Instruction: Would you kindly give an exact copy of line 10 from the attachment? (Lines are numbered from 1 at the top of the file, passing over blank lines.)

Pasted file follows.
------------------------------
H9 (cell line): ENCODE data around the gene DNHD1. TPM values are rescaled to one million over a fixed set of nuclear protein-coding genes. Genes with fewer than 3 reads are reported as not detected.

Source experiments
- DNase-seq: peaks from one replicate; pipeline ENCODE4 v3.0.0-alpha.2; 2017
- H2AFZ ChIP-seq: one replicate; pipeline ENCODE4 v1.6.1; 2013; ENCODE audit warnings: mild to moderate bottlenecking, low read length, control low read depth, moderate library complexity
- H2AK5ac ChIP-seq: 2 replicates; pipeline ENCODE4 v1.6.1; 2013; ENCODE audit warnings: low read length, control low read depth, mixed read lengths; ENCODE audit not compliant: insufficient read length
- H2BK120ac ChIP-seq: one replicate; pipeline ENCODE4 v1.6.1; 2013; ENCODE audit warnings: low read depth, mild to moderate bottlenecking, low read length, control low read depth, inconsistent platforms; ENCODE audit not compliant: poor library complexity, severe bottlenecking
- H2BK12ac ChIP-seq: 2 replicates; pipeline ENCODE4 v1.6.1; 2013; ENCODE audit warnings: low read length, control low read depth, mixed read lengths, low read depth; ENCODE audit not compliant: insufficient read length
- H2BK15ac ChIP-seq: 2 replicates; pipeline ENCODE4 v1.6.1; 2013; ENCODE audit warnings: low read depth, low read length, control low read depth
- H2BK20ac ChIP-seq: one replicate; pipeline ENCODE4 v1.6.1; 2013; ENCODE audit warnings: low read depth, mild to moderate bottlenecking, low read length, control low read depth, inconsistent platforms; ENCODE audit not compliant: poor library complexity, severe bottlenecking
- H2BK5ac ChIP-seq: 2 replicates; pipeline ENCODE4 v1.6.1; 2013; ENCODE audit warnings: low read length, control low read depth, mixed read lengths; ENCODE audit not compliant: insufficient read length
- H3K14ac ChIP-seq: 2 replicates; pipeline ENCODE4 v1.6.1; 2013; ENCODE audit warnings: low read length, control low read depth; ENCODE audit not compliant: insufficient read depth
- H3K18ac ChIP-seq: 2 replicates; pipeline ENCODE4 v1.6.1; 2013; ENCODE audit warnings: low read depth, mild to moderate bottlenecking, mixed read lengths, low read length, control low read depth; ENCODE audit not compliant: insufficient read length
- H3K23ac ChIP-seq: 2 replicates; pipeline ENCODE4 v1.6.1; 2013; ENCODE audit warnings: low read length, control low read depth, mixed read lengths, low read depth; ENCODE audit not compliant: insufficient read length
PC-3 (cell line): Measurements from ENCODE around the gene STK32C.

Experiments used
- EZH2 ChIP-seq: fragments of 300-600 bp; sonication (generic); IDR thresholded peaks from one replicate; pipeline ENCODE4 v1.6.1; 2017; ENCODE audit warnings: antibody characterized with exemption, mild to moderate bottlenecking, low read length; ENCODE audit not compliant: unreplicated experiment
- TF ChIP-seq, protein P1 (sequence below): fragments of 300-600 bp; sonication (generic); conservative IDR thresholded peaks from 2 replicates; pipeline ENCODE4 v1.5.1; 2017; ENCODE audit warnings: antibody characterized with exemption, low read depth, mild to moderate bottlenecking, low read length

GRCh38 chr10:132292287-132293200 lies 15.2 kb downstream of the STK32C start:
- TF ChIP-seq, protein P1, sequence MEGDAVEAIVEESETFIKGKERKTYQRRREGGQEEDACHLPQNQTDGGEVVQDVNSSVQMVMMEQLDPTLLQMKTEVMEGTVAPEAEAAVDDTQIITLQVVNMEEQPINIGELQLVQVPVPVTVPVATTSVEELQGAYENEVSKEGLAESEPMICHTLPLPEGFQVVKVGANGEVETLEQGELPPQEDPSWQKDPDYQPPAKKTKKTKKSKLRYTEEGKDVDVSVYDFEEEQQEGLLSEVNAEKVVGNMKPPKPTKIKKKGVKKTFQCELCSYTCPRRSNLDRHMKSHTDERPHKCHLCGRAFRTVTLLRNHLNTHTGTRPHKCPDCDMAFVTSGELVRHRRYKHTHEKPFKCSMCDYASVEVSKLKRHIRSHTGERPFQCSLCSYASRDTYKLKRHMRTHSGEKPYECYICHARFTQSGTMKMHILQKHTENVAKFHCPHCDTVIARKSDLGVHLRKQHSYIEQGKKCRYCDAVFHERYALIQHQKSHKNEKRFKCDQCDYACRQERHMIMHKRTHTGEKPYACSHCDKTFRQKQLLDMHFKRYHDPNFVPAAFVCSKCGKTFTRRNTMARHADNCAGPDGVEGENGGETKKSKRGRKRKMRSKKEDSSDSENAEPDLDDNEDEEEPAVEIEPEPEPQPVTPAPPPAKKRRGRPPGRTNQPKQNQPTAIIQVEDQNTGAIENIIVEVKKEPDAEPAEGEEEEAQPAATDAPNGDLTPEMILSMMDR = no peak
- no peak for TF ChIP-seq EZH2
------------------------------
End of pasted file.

- H2BK5ac ChIP-seq: 2 replicates; pipeline ENCODE4 v1.6.1; 2013; ENCODE audit warnings: low read length, control low read depth, mixed read lengths; ENCODE audit not compliant: insufficient read length